APPLE KEYBOARDS ARE vulnerable to a hack that puts keyloggers and malware directly into the keyboard. This could be a serious problem, and now that the presentation and code is out there, the bad guys will surely be exploiting it.
The vulnerability was discovered by K. Chen, and he gave a talk on it at Blackhat this year. The concept is simple, a modern Apple keyboard has about 8K of flash memory, and 256 bytes of working ram. For the intelligent, this is more than enough space to have a field day.
The machine and keyboard in the demo
K. Chen demonstrated the hack to S|A at Defcon today and it worked quite well. You start out by running GDB, and set a breakpoint in Apple’s HIDFirmwareUpdaterTool. This tool is meant to update the firmware in human interface devices, hence the name. The tool is run, a breakpoint set, and then you simply cut and paste the new code into the firmware image in memory. That’s it.
The breakpoint, code and presentation
Nothing is encrypted, decrypted, and the process is simple. You then resume HIDFirmwareUpdaterTool, and in a few seconds, your keyboard is compromised. Formatting the OS won’t do you any good, the code is in keyboard flash. There are no batteries to pull, no nothing, the keyboard is simply compromised.
While you can re-flash a keyboard, that is fairly hard to do if you don’t have a keyboard. Apple internal keyboards are USB devices, as are the external ones, so the same hack works for them too. Think about that when you count the dwindling number of external USB ports on modern Macs.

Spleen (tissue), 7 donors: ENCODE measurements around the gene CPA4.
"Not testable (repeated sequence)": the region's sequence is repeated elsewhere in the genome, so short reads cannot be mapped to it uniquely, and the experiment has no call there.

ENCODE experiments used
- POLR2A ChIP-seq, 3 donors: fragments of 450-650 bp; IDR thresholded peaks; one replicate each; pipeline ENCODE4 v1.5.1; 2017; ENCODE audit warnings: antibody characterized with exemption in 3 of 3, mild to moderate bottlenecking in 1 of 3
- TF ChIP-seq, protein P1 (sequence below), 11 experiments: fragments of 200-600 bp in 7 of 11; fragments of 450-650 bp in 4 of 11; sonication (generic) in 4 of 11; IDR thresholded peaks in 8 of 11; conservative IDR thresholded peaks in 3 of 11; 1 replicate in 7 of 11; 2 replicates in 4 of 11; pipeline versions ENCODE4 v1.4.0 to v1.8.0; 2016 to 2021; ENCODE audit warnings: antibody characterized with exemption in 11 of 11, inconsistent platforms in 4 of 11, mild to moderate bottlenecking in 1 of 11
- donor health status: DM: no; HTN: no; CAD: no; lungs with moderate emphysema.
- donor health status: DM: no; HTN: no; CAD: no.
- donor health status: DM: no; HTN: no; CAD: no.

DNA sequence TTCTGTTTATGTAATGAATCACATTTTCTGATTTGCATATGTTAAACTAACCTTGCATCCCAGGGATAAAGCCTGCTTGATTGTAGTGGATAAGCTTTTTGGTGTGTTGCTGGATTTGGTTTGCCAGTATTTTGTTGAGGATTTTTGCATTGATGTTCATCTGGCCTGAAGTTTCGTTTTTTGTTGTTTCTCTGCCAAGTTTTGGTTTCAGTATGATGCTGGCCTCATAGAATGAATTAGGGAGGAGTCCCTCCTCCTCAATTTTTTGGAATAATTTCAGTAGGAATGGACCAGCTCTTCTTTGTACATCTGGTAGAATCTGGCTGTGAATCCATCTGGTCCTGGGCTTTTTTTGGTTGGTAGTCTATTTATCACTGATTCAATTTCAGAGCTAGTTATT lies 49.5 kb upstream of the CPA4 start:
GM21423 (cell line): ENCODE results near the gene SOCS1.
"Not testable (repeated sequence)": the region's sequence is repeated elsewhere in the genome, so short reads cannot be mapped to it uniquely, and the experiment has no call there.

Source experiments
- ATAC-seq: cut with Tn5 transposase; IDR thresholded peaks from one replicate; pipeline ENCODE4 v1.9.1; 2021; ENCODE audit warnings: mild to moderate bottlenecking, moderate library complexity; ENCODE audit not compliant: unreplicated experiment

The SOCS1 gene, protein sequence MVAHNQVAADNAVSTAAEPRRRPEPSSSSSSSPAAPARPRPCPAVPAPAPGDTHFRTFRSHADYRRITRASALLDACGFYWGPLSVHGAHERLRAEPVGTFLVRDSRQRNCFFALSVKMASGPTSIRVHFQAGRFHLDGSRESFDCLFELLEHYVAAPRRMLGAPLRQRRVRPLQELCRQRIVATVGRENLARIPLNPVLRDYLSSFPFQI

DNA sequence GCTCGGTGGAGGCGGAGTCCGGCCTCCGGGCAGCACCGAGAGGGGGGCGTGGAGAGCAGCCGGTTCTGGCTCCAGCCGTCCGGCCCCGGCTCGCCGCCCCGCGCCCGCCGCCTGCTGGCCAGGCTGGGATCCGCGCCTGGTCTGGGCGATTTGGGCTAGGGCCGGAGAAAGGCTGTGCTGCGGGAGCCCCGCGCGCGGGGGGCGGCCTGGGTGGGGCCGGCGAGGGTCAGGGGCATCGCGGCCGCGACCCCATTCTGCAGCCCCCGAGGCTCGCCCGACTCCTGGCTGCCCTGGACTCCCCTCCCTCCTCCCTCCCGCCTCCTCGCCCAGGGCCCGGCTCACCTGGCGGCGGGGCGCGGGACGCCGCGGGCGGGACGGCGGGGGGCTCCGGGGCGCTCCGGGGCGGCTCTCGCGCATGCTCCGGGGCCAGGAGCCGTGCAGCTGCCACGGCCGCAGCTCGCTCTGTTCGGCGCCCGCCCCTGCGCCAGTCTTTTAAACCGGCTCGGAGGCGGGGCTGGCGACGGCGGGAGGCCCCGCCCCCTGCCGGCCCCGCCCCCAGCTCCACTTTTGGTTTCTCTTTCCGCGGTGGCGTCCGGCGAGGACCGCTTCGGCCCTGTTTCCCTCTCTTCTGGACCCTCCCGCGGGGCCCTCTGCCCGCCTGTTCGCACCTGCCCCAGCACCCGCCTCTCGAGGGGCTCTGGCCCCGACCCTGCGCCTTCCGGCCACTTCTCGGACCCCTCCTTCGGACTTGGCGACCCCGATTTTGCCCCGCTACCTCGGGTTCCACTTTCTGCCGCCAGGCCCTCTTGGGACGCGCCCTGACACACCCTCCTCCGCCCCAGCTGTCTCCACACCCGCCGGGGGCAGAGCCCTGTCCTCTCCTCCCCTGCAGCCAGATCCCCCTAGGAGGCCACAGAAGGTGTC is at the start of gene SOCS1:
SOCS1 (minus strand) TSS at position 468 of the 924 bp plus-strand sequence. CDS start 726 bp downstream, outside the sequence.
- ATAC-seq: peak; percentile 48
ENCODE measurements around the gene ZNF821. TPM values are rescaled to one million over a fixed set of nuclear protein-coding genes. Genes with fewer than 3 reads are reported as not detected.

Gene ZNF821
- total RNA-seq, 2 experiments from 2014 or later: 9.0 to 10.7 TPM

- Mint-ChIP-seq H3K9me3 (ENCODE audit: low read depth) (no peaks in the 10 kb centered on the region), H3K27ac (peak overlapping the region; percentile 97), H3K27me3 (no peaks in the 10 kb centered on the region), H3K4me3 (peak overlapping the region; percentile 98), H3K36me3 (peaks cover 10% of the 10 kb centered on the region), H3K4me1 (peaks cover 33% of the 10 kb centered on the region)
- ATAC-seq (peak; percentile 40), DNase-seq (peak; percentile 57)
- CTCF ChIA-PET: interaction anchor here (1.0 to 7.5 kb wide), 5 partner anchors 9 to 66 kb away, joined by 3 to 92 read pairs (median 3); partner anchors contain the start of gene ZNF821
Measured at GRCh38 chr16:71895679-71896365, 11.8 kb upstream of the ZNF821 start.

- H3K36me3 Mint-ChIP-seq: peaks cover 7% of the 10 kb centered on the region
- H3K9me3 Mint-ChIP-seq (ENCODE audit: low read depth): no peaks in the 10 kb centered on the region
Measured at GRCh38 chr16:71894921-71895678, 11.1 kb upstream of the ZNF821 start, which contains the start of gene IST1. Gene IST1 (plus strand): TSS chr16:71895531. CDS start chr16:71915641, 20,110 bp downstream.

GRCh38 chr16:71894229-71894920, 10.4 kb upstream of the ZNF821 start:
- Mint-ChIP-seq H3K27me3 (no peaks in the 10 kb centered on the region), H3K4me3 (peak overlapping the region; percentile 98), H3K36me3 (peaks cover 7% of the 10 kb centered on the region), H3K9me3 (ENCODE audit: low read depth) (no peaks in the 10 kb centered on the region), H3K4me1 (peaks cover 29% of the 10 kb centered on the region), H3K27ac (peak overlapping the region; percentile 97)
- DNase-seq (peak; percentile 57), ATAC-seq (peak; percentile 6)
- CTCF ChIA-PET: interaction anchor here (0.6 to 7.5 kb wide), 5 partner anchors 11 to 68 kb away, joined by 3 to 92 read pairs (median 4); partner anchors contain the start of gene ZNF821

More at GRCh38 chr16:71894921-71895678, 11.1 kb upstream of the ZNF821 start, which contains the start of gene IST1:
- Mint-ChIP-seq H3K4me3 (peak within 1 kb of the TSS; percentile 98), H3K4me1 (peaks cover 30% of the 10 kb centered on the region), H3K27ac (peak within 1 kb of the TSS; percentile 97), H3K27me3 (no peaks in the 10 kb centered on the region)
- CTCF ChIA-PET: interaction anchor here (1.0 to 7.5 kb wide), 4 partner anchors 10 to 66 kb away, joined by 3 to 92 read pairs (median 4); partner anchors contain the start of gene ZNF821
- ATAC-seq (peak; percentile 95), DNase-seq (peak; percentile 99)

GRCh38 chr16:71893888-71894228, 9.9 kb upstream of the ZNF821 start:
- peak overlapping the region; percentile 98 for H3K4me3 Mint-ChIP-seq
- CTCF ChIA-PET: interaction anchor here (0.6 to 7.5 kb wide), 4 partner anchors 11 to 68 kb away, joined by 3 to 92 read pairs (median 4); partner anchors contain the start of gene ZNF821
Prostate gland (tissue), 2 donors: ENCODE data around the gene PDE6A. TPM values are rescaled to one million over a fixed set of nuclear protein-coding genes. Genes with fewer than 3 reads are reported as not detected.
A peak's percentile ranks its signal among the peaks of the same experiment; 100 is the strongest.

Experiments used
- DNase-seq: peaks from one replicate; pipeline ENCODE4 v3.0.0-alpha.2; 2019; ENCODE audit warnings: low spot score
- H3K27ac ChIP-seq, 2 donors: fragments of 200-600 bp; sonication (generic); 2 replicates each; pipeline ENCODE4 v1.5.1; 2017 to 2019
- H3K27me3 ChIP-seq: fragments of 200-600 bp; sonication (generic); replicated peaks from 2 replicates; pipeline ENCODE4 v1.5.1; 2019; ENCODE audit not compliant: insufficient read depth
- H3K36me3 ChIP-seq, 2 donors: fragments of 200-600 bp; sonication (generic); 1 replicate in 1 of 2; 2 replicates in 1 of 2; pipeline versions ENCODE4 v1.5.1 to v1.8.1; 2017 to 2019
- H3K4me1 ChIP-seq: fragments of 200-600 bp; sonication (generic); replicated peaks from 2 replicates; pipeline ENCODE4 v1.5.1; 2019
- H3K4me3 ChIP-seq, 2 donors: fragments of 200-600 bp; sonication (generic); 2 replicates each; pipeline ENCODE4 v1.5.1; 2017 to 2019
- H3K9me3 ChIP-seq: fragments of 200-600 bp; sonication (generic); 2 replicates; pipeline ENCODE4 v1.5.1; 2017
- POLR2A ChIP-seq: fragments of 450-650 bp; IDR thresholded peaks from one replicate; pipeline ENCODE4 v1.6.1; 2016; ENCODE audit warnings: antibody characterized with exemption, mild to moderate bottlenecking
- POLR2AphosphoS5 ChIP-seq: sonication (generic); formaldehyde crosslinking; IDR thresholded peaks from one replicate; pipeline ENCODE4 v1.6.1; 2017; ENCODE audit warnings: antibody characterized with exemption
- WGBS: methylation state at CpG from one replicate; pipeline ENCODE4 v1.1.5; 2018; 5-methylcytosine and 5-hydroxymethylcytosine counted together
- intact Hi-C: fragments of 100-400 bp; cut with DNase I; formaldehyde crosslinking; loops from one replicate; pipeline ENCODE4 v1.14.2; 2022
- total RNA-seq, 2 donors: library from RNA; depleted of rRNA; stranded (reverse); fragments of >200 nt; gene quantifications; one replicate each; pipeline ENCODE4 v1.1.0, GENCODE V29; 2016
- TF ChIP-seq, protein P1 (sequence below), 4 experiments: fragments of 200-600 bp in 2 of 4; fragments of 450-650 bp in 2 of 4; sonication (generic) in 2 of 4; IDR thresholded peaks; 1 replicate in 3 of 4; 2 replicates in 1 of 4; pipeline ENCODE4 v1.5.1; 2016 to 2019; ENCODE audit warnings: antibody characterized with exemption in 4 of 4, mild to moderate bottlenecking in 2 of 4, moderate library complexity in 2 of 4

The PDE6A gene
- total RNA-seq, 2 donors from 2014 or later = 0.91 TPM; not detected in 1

The new firmware can do anything you want it to. K. Chen demo’d code that you put in a password, and when you hit return, it starts playing back the last five characters typed in, LIFO. It is a rudimentary keylogger, a proof of concept more than anything else. Since there is about 1K of flash free in the keyboard itself, you can log quite a few keystrokes totally transparently. If you want the code, it is on page 170 of the PDF presentation linked above.
This exploit is simple and does things by the rules. K. Chen is very careful not to do anything in an illegal way, and you have to do all the steps manually. It can’t easily be done remotely. That said, bad guys intent on stealing your data probably won’t have the same high moral standards, and it probably wouldn’t take much to exploit the same vulnerability remotely, silently, with code from a compromised web page.
Apple needs to patch this problem ASAP. It is completely remotely exploitable, and almost impossible to remove, especially if you don’t know it is there. This huge hole that Apple has in it’s hardware turns any remote exploit, Apple is full of them, into a huge security problem.
We would have called Apple to let them know about this, but the last few times we did, they would not so much as return our phone calls. Until Apple releases a way to detect the validity of keyboard firmware and patches this huge hole in their system, anyone using Apple hardware, regardless of the OS running, is vulnerable. Don’t believe them when they try to spin this as minor, owning a keyboard gives you ownership of a system.S|A
Latest posts by Charlie Demerjian (see all)
- Soft Machines breaks cover with the VISC architecture - Oct 23, 2014
- Major server software player port to ARM - Oct 23, 2014
- ARM updates CoreLink with CCN-502 and CCN-512 - Oct 22, 2014
- Qualcomm demos Snapdragon 810 3-carrier LTE aggregation - Oct 22, 2014
- Qualcomm releases the QCA9377 1×1 MU-MIMO 802.11ac radio - Oct 21, 2014